Hyperledger is an open source collaborative effort created to advance cross-industry blockchain technologies. It is a global collaboration, hosted by The Linux Foundation, including leaders in finance, banking, Internet of Things, supply chains, manufacturing, and Technology.
Why Create Hyperledger?
Not since the Web itself has a technology promised broader and more fundamental revolution than blockchain technology. A blockchain is a peer-to-peer distributed ledger forged by consensus, combined with a system for smart contracts and other assistive technologies. Together these can be used to build a new generation of transactional applications that establish trust, accountability, and transparency at their core while streamlining business processes and legal constraints.
Think of it as an operating system for marketplaces, data-sharing networks, micro-currencies, and decentralized digital communities. It has the potential to vastly reduce the cost and complexity of getting things done in the real world.
Only an Open Source, collaborative software development approach can ensure the transparency, longevity, interoperability, and support required to bring blockchain technologies forward to mainstream commercial adoption. That is what Hyperledger is about communities of software developers building blockchain frameworks and platforms.
Shared Ledger Database
Blockchain allows multiple different parties to securely interact with the same universal source of truth.
Create enterprise-grade, open source, distributed ledger frameworks and code bases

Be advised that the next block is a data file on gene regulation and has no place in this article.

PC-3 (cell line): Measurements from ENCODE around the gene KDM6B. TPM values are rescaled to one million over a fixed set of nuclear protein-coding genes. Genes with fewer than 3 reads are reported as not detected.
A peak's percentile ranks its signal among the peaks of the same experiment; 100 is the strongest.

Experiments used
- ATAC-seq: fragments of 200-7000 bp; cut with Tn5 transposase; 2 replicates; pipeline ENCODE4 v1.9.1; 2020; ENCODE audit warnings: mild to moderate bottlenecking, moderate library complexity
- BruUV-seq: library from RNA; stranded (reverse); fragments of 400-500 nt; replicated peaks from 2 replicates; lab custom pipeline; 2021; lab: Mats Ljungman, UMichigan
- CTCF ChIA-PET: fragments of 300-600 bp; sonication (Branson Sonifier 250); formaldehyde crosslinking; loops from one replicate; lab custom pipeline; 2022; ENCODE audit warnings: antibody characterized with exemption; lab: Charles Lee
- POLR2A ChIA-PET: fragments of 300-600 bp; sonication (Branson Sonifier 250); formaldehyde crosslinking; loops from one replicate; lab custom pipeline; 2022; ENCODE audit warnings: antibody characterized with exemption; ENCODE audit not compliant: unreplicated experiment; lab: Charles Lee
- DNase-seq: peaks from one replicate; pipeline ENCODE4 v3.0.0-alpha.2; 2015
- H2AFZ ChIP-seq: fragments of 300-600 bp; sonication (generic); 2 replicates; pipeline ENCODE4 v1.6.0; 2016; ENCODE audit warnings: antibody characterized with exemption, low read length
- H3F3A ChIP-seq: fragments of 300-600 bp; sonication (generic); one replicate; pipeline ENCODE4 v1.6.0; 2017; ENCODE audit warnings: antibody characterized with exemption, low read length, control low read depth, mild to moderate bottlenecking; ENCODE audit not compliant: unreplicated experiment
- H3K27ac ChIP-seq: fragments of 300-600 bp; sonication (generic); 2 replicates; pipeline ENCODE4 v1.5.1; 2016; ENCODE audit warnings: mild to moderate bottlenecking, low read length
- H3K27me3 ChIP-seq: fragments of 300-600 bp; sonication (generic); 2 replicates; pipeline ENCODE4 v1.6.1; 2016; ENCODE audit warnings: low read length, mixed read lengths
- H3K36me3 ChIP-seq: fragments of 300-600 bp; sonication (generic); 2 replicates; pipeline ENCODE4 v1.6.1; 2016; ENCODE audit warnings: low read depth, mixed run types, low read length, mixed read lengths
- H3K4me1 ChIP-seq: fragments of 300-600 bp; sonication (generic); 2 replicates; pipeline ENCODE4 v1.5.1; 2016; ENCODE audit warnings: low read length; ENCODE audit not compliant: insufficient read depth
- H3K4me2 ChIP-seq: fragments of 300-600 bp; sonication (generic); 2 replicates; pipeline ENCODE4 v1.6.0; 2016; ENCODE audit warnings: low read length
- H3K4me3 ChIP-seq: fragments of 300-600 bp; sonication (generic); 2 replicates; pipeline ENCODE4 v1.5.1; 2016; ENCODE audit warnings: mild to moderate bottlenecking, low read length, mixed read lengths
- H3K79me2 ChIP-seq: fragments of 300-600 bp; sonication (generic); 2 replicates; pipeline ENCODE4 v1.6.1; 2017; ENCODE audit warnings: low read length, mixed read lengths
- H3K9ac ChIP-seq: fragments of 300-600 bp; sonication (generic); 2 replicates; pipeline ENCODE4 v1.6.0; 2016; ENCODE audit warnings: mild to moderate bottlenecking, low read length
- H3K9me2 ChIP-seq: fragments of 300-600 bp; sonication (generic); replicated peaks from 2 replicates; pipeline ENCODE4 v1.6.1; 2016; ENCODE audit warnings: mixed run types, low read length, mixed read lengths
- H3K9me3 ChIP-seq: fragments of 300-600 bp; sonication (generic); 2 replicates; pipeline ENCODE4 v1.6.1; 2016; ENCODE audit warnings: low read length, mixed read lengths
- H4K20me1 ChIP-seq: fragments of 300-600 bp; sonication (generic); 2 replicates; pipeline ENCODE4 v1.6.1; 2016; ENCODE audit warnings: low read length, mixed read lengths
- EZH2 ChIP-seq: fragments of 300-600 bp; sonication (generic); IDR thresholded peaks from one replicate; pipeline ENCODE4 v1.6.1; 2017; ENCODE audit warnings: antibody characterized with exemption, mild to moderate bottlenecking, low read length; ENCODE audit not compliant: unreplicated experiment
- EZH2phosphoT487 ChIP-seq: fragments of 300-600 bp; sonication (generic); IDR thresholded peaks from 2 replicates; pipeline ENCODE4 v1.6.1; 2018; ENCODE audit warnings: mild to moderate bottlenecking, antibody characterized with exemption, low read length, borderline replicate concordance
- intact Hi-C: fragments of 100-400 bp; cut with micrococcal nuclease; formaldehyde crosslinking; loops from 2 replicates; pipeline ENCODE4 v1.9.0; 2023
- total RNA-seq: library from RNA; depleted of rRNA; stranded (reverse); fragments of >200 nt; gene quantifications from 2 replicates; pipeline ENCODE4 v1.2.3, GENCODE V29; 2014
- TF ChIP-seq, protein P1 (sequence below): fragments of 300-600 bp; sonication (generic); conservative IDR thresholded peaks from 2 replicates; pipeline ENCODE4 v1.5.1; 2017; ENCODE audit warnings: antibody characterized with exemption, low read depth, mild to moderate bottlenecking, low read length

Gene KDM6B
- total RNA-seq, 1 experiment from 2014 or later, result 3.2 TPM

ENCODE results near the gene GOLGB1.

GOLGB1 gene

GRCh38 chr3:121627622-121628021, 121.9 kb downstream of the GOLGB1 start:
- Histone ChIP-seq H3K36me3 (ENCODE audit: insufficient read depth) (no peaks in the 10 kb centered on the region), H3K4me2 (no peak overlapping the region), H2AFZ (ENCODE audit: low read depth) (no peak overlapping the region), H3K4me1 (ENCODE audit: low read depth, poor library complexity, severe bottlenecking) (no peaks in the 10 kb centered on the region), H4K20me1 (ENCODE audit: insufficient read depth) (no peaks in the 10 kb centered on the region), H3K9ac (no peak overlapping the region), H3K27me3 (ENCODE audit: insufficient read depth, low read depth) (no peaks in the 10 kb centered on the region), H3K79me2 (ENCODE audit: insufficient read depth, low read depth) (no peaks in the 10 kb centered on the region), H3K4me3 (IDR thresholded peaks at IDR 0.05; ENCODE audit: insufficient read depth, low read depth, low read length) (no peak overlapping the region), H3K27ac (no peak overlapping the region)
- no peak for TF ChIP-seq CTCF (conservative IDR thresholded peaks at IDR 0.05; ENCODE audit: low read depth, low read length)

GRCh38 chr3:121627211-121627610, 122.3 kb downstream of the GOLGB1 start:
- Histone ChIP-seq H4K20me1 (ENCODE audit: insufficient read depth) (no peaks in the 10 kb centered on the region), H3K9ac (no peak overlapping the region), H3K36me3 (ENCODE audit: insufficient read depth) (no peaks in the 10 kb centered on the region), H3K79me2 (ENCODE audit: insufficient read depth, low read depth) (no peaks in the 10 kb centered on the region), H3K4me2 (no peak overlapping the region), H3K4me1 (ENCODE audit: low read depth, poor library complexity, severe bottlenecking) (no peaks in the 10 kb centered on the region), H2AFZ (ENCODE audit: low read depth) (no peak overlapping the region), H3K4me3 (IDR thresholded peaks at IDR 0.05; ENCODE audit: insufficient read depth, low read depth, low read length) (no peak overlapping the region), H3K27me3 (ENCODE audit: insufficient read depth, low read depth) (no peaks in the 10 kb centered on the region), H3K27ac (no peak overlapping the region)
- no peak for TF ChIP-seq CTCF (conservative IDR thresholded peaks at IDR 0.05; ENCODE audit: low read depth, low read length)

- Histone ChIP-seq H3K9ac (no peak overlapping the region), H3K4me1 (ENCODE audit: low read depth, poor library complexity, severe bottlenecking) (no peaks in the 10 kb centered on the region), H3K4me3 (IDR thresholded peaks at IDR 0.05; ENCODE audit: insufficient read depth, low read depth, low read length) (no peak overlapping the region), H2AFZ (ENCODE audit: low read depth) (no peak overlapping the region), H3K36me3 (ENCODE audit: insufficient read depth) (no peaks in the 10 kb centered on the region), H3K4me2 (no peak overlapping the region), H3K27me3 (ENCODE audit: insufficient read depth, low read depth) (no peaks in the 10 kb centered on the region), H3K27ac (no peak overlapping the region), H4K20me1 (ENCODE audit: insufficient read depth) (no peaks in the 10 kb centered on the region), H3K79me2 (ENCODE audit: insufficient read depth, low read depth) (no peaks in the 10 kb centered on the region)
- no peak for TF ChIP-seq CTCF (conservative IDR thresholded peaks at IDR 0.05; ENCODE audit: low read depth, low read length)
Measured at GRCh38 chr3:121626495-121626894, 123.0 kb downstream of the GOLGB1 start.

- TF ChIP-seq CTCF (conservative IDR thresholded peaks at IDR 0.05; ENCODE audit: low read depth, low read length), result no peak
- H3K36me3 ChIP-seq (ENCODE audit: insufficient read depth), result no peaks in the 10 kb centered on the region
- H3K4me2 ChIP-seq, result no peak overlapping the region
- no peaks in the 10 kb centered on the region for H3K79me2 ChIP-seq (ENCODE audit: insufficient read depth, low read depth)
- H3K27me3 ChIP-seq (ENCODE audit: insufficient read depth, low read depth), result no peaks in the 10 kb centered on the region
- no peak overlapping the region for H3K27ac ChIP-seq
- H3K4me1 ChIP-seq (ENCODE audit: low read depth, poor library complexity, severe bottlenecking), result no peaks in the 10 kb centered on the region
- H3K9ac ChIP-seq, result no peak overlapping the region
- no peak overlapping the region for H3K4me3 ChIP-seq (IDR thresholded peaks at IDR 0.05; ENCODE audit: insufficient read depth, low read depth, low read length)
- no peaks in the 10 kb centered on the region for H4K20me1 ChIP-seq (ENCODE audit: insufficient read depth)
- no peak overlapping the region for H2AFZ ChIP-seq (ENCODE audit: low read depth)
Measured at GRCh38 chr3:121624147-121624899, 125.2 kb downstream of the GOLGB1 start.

to support business transactions
Provide neutral, open, and community-driven infrastructure
supported by technical and business governance
Build technical communities to develop blockchain and shared ledger POCs, use cases, field trials, and deployments.
Educate the public about the market opportunity for blockchain technology
Promote our community of communities taking a toolkit approach with many platforms and frameworks.
Short Hyperledger History
Hyperledger launched in 2016 with a technical and organizational governance structure and 30 founding corporate members. Initially, the Hyperledger Technical Steering Committee welcomed two business blockchain framework codebases into incubation: Hyperledger Fabric, a codebase combining work by Digital Asset, libconsensus from Blockstream and OpenBlockchain from IBM; and Hyperledger Sawtooth, developed at Intel’s incubation group.
The governing board of Hyperledger, which now counts 21 members, partnered with Linux Foundation leaders to recruit an executive director. In May 2016, Apache Software Foundation co-founder Brian Behlendorf was appointed to the role. Behlendorf didn’t waste time helping the community determine its strategy. In September, he described the vision for Hyperledger as a business blockchain umbrella.
Over the remainder of 2016 and 2017, the Hyperledger Technical Steering Committee added seven more business blockchain codebases. Corporate and Associate membership ranks swelled to nearly 200. Of the 70+ open source organizations the Linux Foundation has launched, Hyperledger holds the distinction as the fastest growing.